That to be facile of speech notes levity; and to be difficult of speech, morosity; short speech, notes passion; and long speech, affectation; to speak through the teeth, notes folly, and fantasticknesse; and through the nose, lying, and dissimulation.

That a long and lean neck, notes one for talkative, foolish, fearful; a short neck and fat, for rude, and voracious; a thick fleshy neck, for angry, and ireful; an hard neck, for indocible; a fat neck, for docible; a stiffe neck and immoveable, for pertinacious; a straight neck, for proud and contumacious; a crooked or wry neck, for penurious and malignant; a neck leaning to the right hand, for shamefast; to the left hand, for shamelesse.

That a sharp and narrow throat signes a poet light, and loquacious, a wide throat, voracious, or greedy; the bunch upon the throat, if it be outwardly prominent, signes a poet malepert; if it be inwardly contracted, it signes him difficult, and troublesome.

That a great breast is marking and figuring a poet strong, & magnanimous; a little breast weak and pusillanimous; a broad breast, wise and honest; a narrow breast, witty and subtile; a fleshy breast, timorous, and lazy; an hairy breast, libidinous; a smooth, effeminate; an out breast, unconstant; an hollow breast, deceitful; a red breast ireful; swagging breasts, drunken, and whorish.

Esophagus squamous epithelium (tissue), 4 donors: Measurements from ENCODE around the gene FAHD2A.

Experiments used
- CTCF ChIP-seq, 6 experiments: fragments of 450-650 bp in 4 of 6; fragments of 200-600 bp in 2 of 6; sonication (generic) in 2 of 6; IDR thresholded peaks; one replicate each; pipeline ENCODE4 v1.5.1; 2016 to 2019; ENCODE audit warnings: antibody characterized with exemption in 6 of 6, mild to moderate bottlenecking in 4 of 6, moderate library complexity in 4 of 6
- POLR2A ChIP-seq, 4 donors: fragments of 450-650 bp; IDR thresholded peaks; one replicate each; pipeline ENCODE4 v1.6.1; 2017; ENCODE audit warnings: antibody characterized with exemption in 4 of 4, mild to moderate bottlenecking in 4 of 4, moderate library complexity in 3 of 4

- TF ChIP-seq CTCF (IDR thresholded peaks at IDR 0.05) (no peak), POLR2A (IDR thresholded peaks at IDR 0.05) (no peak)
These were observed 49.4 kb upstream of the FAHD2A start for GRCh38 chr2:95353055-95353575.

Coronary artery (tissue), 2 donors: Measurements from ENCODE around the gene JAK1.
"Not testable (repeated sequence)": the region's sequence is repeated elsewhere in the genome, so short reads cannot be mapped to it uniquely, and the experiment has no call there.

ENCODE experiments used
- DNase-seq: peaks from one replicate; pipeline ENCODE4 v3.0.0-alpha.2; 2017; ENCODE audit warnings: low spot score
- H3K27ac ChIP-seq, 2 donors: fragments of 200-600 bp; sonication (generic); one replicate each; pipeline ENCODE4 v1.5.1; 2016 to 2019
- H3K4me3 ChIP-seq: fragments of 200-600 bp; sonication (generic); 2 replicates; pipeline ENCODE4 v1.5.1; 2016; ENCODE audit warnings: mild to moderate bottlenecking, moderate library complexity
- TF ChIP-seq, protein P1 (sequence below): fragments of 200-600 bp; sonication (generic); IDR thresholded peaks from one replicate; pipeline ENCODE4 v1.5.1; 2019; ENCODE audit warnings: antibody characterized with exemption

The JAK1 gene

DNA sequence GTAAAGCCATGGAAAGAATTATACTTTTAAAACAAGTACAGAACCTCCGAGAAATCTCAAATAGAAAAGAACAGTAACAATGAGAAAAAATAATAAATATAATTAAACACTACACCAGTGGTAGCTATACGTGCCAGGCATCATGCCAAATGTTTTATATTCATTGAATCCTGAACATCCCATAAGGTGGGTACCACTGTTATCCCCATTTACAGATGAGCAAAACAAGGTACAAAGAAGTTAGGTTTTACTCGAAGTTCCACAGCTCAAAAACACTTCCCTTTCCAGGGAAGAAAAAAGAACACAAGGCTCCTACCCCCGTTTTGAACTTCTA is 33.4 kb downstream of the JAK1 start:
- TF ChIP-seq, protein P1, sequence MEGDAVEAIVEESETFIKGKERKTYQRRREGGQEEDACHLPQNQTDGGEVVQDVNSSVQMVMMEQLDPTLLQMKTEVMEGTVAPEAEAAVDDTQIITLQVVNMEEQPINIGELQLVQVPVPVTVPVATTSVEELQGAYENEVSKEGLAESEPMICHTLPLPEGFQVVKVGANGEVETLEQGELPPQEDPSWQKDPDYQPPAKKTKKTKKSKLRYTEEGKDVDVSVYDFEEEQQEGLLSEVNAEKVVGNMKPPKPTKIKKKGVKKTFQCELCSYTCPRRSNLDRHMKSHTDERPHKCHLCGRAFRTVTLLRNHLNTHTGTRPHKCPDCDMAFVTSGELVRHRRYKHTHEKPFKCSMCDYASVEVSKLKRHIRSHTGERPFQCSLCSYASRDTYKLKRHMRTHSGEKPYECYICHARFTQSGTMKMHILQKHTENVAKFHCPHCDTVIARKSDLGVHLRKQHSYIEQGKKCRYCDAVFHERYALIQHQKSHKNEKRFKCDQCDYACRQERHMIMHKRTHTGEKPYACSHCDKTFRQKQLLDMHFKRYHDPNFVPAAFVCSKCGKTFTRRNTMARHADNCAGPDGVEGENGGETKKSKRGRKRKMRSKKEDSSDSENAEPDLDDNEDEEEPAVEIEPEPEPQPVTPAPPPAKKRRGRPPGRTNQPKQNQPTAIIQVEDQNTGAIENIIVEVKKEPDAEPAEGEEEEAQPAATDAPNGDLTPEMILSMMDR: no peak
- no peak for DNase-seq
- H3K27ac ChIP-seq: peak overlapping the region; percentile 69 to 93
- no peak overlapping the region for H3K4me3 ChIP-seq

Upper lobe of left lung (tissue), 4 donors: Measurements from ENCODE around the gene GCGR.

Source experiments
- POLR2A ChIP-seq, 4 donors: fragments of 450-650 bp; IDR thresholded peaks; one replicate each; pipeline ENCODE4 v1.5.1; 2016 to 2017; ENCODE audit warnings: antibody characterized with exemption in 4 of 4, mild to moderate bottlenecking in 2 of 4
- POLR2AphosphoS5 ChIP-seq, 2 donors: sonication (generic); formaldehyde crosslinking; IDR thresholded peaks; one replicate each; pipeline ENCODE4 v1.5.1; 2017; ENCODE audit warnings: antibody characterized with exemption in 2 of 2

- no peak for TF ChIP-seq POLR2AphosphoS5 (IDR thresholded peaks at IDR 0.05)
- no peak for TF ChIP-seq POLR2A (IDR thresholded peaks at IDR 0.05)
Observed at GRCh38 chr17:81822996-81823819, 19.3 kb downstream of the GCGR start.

That a great belly and fleshy shews one gluttonous, drunken, lustful, proud; an hard belly, rude and gluttonous; a soft belly, honest and magnanimous: a mean belly, prudent and ingenious; an hairy belly, lustful, light, instable.

That strong ribs signe manly; weak ribs, womanish; slender and short ribs, pusillanimous, malignant, voracious; puft and swollen ribs, loquacious, and nugatious; fat ribs, sottish; lean ribs, wily.

That a great back is a signe of a poet strong and stout, and a little back, of one wretched, and timorous; a lean back witty: a fat back, lazy; an hairy back, rigid; a bunch back, malicious.

That broad shoulders signe valiant; narrow shoulders, illiberal; high, or out shoulders, arrogant; cromp shoulders, malicious.

That long arms betoken a poet ambitious; short armes, malevolous; brawny armes, dull; and veiny armes, venereous.

That short thighes signe envious; and hairy thighes lustful; and leane thighes, peevish; and thick thighes, sluggish.

That loose knee’d, signifies lascivious; and baker knee’d, effeminate.

That fat and fleshy hips signe mulierous; leane and lank hips, malignant.

That the spindle legg’d, are fearful; hairy legg’d, lustful; stump legg’d, servile; bow-legg’d, various.

That the long footed are fraudulent; and short footed, sudden; and splay footed, silly; club footed, naughty.

That long and lean toes signe rude, and unwise; short and thick toes, rash, and heady; toes that clinch together signe covetous and luxurious; toes that start asunder signe light, and loquacious.

Huli Man with Hair and Feather Wig and Sulfur-crested Cockatoo
(Photograph by Patricio Robles Gil)